Were I to be banished to the wilderness, any wilderness, with just a couple of books, I’d be sure that one of the two was Medicine for Mountaineering, third edition, edited by James A. Wilkerson, M.D. (1985, The Mountaineers Books, 376 pages). The text, while written by physicians who are active mountain climbers for an audience who shares the same interest, can serve any intelligent individual who deals with isolation in terms of days, weeks, or even seasons. The book covers the basics (diagnoses, therapies, and precautionary measures such as immunization and water purification), then details the treatment of a number of environmental and physical injuries. A full third of the text addresses “nontraumatic diseases” of the body’s various systems–pneumonia, dysentery, urinary infections, and sinusitis are but a few–and discusses the nature of infections and allergies. Finally, there are five detailed appendixes dealing with medications, administration, medical supplies, legal concerns, and terminology.

For my second choice, I’d consider The Best Of Edward Abbey from Sierra Club Books, the 1944 edition of the Boy Scout Field-book, Kerouac’s Dharma Bums, Giono’s The Man who Planted Trees, and Ernest Callenbach’s regionally elitist upbraiding, Ecotopia. But if limited to just one additional volume, I’d probably have to go with John McPhee’s The Pine Barrens (1968, Farrar, Straus & Giroux, Inc., 157 pages). This is a book about one of the least densely populated areas of the United States, located, ironically, in New Jersey, the most densely populated state in the union. But the book is more than just a history of the thousand or so square miles of sandy pine forest that make up the region; it’s a privileged look at the people who have made it their home for generations. Told in great part through the comments of Hog Wallow resident Fred Brown and other locals, it ambles pleasantly from the 18th century to the present. The dialogue is often anachronistic, the vernacular so unspoiled by the outside world that it has hardly changed. The Pine Barrens holds a special fascination for me because, having lived on the region’s periphery at about the same time the book was published (some 20 years ago), I appreciate the value of a place that hasn’t “progressed” with progress.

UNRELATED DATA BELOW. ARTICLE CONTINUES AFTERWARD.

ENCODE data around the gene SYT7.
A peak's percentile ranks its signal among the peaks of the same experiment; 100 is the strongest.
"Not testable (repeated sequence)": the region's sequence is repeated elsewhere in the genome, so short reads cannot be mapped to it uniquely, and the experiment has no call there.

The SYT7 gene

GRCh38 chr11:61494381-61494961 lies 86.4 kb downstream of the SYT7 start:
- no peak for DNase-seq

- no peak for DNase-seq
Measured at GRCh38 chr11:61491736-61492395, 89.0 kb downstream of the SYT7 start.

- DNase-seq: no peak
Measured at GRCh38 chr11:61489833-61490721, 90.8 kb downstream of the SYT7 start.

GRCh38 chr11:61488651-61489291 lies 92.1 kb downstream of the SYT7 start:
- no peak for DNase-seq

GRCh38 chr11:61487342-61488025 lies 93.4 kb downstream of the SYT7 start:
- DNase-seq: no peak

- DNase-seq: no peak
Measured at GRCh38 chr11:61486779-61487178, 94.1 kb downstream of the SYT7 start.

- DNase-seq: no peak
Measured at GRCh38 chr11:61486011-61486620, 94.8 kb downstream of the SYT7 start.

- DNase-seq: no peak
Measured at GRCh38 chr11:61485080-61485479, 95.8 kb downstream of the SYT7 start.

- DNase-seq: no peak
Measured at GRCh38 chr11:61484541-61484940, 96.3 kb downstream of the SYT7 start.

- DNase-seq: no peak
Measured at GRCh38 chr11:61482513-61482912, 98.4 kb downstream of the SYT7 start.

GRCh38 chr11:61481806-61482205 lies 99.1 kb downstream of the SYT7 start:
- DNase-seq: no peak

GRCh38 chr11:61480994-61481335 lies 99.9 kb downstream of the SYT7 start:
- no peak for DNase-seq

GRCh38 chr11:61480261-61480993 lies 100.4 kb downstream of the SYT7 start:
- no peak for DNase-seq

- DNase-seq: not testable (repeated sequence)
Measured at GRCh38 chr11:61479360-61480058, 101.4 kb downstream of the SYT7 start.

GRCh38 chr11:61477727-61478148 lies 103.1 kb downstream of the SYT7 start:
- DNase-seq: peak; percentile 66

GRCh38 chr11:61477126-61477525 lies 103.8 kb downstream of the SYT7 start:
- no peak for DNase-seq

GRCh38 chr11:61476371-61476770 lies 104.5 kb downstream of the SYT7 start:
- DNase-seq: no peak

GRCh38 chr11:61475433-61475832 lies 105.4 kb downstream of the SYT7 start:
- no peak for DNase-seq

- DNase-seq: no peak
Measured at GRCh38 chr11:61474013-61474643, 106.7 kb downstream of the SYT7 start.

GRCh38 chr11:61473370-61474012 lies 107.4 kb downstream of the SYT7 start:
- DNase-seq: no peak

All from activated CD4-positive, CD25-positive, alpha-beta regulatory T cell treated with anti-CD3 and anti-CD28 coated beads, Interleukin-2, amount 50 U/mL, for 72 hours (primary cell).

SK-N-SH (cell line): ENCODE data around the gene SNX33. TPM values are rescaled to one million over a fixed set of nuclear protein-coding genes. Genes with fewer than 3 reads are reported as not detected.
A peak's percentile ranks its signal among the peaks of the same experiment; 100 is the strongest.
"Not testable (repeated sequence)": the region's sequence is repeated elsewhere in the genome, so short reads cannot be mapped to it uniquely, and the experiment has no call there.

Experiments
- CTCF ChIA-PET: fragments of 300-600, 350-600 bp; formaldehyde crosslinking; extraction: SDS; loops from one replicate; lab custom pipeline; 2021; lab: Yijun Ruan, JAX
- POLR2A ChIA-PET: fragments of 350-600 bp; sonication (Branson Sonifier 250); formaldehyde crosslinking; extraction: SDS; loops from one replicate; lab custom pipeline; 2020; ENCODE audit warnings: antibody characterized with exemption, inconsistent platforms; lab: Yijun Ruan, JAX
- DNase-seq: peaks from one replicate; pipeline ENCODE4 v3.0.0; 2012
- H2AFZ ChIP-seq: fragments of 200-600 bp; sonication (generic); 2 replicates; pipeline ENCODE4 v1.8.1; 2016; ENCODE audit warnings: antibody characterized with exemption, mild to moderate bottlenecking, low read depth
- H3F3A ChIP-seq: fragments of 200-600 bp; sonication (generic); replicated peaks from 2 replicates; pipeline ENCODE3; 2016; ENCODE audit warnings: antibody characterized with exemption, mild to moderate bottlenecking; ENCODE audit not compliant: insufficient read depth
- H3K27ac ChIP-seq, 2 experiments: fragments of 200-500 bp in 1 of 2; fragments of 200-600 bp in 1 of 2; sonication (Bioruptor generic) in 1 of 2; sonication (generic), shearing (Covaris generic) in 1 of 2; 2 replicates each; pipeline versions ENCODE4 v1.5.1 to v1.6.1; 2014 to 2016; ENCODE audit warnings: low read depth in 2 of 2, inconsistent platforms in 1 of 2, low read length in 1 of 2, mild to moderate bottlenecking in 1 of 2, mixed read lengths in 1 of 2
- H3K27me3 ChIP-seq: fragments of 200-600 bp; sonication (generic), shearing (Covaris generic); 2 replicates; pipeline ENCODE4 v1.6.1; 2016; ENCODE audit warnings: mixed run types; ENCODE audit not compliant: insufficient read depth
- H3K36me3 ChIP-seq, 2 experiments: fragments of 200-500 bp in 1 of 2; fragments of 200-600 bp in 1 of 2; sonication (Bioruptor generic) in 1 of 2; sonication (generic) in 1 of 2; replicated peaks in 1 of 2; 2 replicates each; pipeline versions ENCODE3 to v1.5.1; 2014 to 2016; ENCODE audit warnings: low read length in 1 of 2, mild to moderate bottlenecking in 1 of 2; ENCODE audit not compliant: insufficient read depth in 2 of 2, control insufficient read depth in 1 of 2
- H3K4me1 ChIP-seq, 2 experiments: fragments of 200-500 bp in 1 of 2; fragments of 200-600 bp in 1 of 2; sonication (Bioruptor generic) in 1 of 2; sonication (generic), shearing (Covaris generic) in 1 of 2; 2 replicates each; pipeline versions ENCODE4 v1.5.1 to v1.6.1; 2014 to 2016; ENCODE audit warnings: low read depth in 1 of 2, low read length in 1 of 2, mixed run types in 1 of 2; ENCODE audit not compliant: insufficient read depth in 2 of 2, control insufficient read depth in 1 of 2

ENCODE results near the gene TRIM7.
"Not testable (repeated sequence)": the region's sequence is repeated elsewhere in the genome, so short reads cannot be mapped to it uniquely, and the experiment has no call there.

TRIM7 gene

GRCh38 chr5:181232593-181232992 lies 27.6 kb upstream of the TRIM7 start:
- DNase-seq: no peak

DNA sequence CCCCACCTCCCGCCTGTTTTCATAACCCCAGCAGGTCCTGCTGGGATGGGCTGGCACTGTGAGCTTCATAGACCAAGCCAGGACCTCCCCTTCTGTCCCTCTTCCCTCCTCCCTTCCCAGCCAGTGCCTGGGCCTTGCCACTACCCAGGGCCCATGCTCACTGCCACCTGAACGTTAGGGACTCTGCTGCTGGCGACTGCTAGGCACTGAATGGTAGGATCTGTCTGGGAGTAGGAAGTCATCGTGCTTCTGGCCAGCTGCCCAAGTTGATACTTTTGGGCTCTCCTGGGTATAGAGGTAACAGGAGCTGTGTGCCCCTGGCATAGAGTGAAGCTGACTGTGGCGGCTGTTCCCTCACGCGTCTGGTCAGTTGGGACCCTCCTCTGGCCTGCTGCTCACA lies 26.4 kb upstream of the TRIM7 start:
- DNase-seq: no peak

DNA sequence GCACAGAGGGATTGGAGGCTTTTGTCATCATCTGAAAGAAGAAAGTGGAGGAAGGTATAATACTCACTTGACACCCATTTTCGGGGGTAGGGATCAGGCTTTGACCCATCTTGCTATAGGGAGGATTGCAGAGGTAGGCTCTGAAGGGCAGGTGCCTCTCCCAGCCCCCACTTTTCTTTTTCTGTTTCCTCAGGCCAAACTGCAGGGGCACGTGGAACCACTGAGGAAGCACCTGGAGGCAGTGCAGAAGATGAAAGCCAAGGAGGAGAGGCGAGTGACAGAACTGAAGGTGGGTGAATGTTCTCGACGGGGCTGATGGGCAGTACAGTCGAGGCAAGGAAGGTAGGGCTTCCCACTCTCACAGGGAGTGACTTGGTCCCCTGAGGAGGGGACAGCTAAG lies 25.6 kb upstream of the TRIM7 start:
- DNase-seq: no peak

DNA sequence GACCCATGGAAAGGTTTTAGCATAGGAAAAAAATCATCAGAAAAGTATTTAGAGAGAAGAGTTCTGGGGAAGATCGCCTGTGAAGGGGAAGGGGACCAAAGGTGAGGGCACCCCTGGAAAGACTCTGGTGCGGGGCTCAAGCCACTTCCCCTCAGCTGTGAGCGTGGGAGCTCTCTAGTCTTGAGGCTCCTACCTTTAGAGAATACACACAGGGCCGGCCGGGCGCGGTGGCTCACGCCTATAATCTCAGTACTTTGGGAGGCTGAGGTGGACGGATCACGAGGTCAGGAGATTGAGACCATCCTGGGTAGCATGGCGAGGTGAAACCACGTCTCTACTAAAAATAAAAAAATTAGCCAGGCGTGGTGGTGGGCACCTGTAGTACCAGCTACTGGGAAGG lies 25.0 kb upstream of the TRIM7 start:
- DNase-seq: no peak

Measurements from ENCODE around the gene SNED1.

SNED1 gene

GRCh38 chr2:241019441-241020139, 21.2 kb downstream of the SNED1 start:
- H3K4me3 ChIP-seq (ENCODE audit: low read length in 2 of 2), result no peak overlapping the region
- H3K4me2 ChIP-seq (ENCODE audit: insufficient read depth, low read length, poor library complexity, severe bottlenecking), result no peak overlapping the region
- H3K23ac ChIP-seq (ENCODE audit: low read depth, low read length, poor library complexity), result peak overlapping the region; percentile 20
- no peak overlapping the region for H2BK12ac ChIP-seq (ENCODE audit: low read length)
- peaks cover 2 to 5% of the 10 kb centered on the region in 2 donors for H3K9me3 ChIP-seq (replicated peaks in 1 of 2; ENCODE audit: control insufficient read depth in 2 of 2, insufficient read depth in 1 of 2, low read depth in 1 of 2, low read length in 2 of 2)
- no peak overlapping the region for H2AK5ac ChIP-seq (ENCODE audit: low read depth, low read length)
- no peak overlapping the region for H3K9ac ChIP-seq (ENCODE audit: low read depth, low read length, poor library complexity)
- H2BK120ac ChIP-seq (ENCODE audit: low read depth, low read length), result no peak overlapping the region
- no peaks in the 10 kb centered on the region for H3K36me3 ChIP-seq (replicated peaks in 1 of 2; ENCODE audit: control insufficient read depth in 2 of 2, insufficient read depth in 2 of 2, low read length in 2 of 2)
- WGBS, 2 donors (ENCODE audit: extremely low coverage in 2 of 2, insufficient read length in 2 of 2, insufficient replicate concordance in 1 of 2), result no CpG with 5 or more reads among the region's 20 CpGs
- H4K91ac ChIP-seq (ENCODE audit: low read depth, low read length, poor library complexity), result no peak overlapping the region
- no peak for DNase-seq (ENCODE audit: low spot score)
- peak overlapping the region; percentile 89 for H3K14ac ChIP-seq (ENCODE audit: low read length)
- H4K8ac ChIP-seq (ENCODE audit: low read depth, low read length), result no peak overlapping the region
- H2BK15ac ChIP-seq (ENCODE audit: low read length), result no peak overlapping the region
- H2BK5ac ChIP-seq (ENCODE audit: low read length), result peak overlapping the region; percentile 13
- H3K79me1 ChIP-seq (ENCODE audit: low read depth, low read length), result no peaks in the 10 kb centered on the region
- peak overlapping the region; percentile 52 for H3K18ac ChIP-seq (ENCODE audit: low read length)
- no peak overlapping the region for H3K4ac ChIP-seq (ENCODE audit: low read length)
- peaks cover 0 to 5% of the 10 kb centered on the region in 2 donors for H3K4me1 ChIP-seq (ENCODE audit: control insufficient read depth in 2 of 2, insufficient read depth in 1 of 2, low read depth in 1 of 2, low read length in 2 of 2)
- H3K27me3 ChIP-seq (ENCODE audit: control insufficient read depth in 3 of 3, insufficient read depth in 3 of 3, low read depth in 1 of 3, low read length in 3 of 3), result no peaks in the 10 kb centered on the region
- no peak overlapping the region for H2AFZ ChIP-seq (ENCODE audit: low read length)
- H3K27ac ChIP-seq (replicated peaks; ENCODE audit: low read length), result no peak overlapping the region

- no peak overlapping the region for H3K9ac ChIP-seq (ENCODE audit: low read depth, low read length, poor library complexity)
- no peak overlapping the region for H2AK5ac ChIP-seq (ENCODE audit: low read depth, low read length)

Pat Stone
Assistant Editor